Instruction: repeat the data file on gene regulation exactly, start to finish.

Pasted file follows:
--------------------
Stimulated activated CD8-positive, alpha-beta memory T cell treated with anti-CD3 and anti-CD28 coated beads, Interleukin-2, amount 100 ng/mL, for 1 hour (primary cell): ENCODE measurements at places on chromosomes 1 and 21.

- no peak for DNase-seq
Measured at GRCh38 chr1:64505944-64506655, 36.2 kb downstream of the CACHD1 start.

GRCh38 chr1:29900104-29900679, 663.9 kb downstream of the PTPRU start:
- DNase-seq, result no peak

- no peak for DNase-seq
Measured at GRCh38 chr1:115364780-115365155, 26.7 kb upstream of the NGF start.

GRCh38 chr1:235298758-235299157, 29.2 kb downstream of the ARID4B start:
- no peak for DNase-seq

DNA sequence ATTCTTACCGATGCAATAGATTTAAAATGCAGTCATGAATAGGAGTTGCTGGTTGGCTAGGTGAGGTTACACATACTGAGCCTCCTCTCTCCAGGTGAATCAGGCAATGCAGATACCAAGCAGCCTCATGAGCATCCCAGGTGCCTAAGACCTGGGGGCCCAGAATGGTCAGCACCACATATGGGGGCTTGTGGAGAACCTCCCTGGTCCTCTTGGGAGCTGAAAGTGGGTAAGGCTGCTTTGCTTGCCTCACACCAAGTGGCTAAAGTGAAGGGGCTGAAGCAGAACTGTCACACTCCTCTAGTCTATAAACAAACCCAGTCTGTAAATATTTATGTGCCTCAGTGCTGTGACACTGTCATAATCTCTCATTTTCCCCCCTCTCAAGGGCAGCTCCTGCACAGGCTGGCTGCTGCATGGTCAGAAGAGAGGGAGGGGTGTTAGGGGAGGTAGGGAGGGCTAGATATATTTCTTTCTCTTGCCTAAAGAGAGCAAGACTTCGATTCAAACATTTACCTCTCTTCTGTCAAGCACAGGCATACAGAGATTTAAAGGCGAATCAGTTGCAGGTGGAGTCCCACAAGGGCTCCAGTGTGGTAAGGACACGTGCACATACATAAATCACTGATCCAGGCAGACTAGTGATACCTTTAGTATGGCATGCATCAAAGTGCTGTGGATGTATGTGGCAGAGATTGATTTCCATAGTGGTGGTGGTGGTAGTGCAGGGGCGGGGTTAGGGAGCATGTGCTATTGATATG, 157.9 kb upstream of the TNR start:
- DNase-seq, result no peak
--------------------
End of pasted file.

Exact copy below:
Stimulated activated CD8-positive, alpha-beta memory T cell treated with anti-CD3 and anti-CD28 coated beads, Interleukin-2, amount 100 ng/mL, for 1 hour (primary cell): ENCODE measurements at places on chromosomes 1 and 21.

- no peak for DNase-seq
Measured at GRCh38 chr1:64505944-64506655, 36.2 kb downstream of the CACHD1 start.

GRCh38 chr1:29900104-29900679, 663.9 kb downstream of the PTPRU start:
- DNase-seq, result no peak

- no peak for DNase-seq
Measured at GRCh38 chr1:115364780-115365155, 26.7 kb upstream of the NGF start.

GRCh38 chr1:235298758-235299157, 29.2 kb downstream of the ARID4B start:
- no peak for DNase-seq

DNA sequence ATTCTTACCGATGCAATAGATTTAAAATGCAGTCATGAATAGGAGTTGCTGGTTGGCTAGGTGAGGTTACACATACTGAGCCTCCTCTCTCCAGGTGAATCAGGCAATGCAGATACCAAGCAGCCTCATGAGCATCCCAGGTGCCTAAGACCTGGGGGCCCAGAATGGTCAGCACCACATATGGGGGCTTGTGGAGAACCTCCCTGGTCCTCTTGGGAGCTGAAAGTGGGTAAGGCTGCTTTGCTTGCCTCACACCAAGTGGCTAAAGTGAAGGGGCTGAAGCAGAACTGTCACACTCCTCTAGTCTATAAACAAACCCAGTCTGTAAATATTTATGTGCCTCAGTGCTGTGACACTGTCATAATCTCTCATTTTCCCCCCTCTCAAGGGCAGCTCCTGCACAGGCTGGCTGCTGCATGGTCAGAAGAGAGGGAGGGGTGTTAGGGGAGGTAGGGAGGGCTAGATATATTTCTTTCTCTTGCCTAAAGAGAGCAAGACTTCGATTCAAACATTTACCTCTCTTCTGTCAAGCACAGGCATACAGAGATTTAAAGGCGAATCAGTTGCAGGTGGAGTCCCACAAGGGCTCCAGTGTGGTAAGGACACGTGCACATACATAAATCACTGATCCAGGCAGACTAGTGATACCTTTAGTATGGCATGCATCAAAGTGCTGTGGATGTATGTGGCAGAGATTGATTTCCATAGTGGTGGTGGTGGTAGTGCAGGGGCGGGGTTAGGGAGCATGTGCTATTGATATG, 157.9 kb upstream of the TNR start:
- DNase-seq, result no peak